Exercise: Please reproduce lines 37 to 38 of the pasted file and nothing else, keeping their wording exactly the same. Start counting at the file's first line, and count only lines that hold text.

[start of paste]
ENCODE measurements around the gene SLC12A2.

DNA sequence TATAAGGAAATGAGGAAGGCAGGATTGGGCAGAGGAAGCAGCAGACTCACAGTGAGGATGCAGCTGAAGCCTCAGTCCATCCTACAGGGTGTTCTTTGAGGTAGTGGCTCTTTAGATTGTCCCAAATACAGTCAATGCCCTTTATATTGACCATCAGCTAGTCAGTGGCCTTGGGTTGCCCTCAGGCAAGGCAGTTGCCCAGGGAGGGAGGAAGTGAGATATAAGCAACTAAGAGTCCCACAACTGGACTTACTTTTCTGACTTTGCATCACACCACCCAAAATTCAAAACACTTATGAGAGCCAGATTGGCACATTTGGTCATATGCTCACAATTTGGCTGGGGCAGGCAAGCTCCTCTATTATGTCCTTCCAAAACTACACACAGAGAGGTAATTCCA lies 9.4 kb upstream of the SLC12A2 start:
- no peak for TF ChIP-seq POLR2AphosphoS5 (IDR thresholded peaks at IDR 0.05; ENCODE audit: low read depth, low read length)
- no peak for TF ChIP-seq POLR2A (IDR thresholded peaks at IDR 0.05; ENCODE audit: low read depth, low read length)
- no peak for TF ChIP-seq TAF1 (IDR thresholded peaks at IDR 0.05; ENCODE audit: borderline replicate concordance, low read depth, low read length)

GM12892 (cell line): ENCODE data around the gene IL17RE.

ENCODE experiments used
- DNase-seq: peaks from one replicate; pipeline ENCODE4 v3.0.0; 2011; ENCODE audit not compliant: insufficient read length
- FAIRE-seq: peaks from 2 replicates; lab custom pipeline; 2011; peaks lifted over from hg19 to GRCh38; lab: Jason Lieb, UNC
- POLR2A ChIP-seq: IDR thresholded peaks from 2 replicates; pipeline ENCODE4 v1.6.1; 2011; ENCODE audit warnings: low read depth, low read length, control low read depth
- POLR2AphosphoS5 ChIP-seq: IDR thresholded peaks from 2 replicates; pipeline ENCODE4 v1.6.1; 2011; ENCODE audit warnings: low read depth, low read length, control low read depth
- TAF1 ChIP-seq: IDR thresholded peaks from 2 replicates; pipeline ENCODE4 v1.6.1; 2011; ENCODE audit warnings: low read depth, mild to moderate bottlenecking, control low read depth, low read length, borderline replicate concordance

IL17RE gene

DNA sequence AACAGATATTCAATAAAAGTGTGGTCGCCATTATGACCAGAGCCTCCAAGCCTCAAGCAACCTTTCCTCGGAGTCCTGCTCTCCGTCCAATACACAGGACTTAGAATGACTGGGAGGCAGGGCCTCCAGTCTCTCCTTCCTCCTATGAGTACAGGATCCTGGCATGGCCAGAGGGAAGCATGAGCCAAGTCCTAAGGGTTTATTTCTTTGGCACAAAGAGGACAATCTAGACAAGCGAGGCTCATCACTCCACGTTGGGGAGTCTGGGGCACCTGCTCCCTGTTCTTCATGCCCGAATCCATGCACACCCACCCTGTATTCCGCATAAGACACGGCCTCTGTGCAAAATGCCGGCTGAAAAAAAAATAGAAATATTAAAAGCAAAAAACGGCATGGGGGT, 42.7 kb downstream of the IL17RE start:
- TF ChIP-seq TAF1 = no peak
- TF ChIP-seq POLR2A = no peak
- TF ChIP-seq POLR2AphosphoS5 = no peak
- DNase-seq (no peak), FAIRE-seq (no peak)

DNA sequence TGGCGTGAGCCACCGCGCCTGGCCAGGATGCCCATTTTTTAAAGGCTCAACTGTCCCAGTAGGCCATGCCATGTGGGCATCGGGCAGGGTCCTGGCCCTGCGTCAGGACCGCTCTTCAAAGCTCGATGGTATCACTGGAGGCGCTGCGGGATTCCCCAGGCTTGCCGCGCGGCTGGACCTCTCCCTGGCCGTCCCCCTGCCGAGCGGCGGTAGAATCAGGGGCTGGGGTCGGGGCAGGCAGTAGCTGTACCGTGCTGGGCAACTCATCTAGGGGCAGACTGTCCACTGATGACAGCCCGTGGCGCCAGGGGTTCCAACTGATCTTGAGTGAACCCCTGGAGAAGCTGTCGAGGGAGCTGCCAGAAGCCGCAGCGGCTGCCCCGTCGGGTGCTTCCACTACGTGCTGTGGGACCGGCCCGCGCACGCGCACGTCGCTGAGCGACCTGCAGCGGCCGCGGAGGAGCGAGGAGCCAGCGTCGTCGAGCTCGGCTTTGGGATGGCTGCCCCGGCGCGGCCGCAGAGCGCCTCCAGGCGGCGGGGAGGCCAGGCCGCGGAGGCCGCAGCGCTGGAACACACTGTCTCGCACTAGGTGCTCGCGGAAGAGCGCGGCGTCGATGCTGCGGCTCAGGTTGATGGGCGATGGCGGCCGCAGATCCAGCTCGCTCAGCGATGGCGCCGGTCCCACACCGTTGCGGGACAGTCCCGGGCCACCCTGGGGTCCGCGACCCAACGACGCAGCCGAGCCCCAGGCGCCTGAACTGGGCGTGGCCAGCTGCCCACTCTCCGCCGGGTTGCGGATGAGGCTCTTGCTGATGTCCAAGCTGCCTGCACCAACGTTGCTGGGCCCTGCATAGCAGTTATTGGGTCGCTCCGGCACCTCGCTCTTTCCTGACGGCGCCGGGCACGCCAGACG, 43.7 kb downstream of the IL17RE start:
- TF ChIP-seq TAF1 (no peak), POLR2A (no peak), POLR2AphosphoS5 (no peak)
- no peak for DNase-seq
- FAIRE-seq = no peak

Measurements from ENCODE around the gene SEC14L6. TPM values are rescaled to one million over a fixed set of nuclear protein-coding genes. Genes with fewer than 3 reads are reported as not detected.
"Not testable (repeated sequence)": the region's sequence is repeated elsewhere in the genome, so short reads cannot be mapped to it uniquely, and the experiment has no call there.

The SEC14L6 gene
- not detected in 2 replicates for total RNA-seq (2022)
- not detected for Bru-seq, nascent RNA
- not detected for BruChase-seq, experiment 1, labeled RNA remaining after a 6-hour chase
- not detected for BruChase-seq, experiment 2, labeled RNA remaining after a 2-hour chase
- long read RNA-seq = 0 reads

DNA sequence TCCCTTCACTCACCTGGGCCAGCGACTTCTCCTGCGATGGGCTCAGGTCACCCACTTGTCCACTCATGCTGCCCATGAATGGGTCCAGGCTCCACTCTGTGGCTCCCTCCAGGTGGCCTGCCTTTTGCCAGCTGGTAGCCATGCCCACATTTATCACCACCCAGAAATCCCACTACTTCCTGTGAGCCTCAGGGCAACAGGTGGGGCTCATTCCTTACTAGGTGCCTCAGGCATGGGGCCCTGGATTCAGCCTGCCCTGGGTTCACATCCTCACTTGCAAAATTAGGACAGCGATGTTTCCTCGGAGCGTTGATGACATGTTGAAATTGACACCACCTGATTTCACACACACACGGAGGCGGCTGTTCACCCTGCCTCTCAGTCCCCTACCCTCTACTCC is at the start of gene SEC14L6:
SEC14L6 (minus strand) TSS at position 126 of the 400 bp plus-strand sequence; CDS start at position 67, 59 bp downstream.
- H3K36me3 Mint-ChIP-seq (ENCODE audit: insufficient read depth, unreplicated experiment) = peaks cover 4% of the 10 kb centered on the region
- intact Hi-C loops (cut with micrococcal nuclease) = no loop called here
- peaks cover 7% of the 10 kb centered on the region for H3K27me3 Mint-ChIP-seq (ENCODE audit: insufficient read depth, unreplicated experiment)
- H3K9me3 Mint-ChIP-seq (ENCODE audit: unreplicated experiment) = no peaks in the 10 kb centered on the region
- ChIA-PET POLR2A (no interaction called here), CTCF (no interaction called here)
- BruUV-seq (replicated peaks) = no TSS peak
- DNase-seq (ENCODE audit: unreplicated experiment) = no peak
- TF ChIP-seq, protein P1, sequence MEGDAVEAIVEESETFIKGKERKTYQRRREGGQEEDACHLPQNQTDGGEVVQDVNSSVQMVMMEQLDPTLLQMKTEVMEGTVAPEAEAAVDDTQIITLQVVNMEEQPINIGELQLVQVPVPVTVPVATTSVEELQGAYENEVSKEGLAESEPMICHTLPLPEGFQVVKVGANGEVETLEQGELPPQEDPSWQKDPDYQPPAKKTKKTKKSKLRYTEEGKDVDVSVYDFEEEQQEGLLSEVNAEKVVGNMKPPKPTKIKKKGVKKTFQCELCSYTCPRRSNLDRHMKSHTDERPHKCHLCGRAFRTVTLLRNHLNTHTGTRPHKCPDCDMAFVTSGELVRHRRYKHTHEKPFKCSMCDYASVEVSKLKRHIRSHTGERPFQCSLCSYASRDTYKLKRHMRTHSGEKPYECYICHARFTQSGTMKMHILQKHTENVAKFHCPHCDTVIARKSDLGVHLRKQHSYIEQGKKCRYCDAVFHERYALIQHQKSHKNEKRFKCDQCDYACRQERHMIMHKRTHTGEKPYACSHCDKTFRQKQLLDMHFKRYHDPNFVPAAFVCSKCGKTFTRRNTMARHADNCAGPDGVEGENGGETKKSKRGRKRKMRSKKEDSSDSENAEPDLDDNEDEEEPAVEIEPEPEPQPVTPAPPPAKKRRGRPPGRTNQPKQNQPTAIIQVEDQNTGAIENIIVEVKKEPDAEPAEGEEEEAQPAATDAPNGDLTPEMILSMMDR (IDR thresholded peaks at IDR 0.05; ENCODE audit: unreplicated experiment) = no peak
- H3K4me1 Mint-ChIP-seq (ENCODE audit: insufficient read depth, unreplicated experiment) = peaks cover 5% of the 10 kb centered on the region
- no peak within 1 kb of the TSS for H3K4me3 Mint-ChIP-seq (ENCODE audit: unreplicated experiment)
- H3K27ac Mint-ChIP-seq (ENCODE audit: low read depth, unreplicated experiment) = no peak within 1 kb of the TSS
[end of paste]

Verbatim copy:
- ChIA-PET POLR2A (no interaction called here), CTCF (no interaction called here)
- BruUV-seq (replicated peaks) = no TSS peak